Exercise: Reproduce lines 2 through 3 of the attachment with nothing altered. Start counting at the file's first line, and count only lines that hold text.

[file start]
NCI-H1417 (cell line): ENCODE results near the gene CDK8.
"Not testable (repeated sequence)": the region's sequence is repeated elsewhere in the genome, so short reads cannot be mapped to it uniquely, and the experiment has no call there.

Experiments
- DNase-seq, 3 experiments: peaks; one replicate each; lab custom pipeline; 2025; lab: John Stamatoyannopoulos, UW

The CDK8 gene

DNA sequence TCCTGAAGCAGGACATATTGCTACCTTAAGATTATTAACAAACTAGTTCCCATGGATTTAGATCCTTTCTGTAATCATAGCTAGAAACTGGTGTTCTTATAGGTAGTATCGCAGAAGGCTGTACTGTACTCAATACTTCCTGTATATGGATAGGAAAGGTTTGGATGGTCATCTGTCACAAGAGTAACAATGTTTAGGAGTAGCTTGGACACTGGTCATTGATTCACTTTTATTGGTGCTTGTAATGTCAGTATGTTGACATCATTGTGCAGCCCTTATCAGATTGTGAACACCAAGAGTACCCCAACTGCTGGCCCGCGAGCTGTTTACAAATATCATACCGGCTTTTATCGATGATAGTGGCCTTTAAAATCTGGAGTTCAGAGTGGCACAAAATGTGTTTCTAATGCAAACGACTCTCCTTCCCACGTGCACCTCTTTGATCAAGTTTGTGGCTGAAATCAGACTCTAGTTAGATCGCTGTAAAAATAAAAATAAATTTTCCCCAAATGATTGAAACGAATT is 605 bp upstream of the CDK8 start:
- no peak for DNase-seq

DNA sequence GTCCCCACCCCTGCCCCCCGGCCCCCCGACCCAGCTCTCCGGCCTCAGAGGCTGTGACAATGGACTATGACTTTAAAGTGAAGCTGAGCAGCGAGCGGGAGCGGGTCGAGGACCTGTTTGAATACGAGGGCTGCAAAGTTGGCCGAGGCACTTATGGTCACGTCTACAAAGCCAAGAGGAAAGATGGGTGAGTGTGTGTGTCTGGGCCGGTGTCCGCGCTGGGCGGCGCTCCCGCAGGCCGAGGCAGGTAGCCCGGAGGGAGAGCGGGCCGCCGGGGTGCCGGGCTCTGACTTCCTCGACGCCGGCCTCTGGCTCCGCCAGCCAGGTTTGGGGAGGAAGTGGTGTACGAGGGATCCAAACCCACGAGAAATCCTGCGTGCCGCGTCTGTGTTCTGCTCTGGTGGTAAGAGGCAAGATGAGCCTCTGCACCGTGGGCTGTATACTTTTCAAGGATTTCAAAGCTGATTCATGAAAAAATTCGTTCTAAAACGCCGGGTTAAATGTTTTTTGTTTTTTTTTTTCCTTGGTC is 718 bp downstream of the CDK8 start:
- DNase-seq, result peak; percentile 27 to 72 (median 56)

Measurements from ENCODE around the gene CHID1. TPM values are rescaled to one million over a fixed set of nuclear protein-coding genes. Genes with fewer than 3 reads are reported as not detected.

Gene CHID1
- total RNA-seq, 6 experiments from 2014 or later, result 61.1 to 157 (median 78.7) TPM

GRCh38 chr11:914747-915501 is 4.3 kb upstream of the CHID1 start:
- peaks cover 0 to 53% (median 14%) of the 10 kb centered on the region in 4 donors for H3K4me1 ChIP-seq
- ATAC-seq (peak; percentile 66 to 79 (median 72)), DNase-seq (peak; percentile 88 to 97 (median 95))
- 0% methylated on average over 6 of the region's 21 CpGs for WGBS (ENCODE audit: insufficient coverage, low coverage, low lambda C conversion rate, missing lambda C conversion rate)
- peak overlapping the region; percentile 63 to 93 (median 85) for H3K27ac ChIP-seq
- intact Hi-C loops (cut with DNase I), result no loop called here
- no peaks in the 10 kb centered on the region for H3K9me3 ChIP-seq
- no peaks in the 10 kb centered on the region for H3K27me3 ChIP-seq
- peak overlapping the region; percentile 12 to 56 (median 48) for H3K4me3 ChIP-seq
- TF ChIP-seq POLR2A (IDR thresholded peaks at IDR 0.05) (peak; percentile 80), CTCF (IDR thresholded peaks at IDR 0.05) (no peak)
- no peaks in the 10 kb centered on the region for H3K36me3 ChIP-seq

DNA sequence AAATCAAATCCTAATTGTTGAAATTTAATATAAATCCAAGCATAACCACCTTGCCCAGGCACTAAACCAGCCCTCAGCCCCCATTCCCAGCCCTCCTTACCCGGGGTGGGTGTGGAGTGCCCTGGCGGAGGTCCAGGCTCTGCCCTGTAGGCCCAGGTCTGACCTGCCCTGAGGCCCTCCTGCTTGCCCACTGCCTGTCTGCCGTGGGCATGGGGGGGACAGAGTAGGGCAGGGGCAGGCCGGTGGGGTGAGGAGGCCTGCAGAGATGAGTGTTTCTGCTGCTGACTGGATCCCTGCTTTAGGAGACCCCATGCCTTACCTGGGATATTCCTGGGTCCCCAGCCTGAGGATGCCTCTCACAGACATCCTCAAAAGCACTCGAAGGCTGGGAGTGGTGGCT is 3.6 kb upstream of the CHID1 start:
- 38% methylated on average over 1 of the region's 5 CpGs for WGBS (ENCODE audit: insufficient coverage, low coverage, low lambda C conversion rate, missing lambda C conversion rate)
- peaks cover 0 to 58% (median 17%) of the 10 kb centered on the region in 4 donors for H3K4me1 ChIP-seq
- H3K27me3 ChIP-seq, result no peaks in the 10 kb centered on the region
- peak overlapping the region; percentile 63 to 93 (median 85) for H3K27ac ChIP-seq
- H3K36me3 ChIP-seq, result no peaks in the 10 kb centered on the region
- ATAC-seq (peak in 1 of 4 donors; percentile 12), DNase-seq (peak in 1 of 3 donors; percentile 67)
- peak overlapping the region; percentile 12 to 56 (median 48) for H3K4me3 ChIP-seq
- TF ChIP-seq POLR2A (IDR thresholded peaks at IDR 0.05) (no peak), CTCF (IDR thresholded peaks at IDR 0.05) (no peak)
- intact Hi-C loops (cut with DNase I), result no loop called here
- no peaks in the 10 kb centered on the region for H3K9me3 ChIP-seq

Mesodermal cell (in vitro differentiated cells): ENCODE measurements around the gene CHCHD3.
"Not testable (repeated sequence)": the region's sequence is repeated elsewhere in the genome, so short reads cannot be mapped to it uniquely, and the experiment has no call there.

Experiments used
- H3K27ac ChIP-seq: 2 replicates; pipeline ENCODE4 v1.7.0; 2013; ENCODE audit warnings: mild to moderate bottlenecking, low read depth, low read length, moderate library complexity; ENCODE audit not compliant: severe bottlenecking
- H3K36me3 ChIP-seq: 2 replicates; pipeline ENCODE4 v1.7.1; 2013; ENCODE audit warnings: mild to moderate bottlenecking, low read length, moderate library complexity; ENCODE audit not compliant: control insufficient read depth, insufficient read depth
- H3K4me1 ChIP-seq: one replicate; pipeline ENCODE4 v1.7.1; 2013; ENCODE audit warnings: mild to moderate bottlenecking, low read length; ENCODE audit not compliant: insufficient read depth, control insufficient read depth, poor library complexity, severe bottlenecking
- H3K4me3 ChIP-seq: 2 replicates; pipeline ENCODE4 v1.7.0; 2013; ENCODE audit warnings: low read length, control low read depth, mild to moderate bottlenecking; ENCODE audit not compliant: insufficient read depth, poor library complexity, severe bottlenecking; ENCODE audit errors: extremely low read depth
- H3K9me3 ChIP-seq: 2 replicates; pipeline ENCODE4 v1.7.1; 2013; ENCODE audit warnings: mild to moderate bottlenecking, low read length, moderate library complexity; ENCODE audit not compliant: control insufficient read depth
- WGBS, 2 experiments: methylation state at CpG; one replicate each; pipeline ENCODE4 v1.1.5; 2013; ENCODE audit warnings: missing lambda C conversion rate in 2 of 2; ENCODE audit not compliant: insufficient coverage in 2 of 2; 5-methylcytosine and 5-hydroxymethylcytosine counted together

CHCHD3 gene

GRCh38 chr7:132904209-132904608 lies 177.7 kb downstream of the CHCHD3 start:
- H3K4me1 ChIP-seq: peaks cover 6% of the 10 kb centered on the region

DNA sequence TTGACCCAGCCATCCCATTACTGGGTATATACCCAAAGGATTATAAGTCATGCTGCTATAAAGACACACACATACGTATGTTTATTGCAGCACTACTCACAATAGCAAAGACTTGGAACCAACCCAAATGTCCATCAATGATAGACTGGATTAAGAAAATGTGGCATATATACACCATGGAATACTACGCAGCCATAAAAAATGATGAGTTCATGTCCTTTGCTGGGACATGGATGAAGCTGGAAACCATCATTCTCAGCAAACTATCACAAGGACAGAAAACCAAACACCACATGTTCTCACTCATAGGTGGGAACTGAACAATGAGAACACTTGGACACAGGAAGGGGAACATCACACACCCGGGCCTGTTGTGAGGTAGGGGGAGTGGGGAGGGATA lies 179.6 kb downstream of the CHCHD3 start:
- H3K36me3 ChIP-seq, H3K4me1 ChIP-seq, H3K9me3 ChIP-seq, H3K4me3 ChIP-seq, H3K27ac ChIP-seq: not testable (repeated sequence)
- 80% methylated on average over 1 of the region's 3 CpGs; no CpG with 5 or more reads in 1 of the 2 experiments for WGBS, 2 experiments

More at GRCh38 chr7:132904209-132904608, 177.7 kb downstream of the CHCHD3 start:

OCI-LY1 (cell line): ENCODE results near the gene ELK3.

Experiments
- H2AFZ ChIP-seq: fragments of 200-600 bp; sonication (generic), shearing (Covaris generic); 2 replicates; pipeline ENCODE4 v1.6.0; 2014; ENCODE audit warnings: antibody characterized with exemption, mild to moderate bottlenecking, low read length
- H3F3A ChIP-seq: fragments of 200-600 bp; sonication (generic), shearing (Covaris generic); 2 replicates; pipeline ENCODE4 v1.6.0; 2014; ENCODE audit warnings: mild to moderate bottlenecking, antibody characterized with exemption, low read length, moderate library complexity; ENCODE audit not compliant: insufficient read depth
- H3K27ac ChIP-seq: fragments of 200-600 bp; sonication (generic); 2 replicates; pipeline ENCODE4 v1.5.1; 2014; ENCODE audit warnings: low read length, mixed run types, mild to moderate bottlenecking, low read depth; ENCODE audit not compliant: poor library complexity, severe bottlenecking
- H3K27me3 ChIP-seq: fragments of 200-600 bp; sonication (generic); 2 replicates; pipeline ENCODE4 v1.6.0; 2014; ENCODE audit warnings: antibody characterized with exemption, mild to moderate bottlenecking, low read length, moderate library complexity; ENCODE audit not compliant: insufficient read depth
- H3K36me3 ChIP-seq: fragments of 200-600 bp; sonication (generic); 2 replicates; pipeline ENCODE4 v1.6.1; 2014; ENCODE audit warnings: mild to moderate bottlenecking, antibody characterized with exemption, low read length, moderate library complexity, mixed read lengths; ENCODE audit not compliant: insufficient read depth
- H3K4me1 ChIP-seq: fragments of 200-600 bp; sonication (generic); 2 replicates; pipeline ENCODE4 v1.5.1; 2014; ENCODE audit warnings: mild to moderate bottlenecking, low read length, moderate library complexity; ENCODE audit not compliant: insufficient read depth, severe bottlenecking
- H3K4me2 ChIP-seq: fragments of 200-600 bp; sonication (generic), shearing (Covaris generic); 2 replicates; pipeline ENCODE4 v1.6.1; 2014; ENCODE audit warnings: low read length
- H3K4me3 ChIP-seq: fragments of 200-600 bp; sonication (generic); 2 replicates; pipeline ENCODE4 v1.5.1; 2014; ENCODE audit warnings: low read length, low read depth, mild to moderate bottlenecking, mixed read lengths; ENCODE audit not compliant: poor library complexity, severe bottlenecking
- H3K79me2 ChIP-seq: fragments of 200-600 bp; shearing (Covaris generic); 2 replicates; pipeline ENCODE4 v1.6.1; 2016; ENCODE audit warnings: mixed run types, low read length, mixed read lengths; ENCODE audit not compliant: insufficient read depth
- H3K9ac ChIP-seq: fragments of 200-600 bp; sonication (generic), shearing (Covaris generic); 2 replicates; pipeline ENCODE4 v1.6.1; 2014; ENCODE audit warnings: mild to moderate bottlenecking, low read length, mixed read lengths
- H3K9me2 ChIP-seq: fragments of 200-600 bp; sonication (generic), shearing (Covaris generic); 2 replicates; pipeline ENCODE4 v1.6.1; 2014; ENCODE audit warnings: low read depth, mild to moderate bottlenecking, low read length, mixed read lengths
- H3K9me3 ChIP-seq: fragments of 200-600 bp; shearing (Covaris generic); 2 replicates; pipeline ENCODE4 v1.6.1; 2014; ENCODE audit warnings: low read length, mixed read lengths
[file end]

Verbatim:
"Not testable (repeated sequence)": the region's sequence is repeated elsewhere in the genome, so short reads cannot be mapped to it uniquely, and the experiment has no call there.

Experiments